Did you know that folding paper was so difficult!!!!!!
So imagine you are asked to fold a narrow piece of paper edge to edge. Do you understand the word edge? In this context? It's not the edge of a cliff! So the action starts and you lift up the edge nearest you and take it to the other edge (I'm assuming you do understand the word edge). Then what? Hold it there.....how to make it stay there? Oh, push down on the looped part of the paper. Done. Oh, no, it has sprung up. What to do? Actually, you need to push firmly along the very edge.....is that an edge too? Yes, right on the edge. And all the way along. Completely all the way along.
Right, got that.
And now, what about a wider piece of paper. Well, it gets trickier. You need to coordinate more fingers and different pressure.
And then, what about folding a piece of paper along a line. So you have a narrow piece of paper and you fold it over. Oo..oh. Can't see the line!! How do you do it? Well, the planning and coordination is quite fine. You need to fold it nearly over and then continue to peep under to see if it looks like the fold is going to. And then also look to see if the fold is straight. Oh boy! Tricky. You need to be able to visualise where the line is, even when you can't see it. OK. can you do this?
When children draw, they reveal how they perceive the world and themselves. It is interesting to hear how they interpret the lines they draw. When children first want to draw, they draw lines, such as down, across, rainbow and circular. It is important that they can experiment and look at the shapes of the lines with curiosity.
Then they may decide that the lines look like something they know and name the drawing. They may start with an idea and because the lines look like something else to them, they then label it as something different. This is to be expected, and it shows that they are thinking and seeing similarities as well as approximations. Imagination is developing.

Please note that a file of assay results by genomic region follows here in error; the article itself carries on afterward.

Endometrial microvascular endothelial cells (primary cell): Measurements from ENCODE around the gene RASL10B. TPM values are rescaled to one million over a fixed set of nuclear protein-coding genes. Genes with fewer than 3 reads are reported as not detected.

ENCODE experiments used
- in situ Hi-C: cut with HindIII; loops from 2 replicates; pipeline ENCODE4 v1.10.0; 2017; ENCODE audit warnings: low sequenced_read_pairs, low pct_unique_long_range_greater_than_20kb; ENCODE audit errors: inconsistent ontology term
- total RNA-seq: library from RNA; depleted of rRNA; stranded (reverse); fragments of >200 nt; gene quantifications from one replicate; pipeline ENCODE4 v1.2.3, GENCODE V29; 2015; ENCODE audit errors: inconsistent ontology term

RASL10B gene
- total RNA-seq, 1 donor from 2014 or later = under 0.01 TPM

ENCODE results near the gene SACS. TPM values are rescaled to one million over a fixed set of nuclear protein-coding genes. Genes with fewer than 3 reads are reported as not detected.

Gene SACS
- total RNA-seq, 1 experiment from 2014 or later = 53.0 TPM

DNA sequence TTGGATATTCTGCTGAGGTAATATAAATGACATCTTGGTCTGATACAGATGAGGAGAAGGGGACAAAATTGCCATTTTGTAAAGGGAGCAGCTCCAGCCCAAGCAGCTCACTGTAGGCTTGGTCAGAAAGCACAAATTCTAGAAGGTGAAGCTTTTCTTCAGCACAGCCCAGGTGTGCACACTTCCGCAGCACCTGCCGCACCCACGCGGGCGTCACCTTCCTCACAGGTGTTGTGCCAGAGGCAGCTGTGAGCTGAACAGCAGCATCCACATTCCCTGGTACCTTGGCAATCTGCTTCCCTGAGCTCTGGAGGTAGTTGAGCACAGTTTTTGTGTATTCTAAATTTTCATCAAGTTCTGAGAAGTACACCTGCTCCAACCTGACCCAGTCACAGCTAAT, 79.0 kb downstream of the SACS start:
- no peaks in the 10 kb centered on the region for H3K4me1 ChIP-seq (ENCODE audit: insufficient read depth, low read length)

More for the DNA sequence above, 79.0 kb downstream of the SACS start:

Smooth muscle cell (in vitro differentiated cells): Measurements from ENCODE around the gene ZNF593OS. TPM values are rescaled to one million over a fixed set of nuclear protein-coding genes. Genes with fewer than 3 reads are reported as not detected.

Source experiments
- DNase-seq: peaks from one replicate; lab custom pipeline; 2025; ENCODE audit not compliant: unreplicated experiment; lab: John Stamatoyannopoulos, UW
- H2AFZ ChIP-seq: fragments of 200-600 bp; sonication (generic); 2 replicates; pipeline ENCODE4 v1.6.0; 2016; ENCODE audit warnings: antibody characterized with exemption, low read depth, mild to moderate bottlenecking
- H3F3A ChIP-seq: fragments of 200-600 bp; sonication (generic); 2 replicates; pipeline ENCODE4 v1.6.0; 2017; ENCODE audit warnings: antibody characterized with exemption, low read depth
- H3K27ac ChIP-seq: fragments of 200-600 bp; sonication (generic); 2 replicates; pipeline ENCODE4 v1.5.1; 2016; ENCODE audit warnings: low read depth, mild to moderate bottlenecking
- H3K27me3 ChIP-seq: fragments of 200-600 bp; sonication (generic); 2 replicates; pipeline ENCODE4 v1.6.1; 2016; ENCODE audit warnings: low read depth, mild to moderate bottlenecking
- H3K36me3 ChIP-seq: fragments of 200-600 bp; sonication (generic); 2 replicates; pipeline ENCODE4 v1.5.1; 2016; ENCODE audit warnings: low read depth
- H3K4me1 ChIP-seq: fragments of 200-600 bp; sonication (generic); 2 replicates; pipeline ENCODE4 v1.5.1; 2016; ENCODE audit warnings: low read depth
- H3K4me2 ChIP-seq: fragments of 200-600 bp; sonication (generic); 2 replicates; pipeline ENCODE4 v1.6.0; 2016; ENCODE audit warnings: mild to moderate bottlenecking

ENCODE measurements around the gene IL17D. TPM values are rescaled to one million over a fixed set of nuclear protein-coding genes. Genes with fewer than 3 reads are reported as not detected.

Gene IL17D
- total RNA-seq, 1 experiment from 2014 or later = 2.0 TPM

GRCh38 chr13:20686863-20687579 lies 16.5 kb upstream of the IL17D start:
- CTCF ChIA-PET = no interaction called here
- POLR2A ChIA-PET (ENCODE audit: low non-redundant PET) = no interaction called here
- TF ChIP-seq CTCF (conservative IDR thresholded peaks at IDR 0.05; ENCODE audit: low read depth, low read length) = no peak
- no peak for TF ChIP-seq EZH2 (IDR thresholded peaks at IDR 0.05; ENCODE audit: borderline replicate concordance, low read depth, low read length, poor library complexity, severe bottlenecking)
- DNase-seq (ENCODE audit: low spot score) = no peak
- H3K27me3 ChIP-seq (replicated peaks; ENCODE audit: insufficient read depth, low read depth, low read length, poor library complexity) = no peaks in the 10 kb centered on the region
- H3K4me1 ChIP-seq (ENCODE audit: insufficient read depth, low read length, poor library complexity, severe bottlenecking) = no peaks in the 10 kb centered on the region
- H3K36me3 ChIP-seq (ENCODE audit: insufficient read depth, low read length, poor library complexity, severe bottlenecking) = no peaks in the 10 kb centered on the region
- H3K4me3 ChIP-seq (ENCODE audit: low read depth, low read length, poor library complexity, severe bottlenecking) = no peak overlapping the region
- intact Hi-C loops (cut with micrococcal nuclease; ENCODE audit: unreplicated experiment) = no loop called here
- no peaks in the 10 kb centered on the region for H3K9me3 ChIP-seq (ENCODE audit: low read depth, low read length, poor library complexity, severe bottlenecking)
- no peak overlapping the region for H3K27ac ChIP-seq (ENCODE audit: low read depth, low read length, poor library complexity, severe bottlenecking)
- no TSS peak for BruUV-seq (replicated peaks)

When they to the stage of drawing recognisable things, then is where we get to see stuff. Like when children draw people, to begin with, they draw them without tummy's. Just head with features, legs and arms. Gradually more features are added and the tummy as well.
Sometimes a person is drawn on their side and you could ask: "What does this mean?". Does the child see people as if on their sides? Maybe they turn the paper round after having drawn it, so it is right way up. Or if they don't, it could be an issue in perception and translation to drawing. Some children who have been born prematurely do this. Or a person is drawn upside down. Again, a perception issue. The brain needs to develop more to get the positioning right. Maybe the child also has difficulty with building blocks with gaps between them showing an issue with spatiality. Or you may notice some things about orientation in other situations, e.g. looking at books upside down
If they do draw the person right way up but leave off features, maybe they are not yet aware of those details.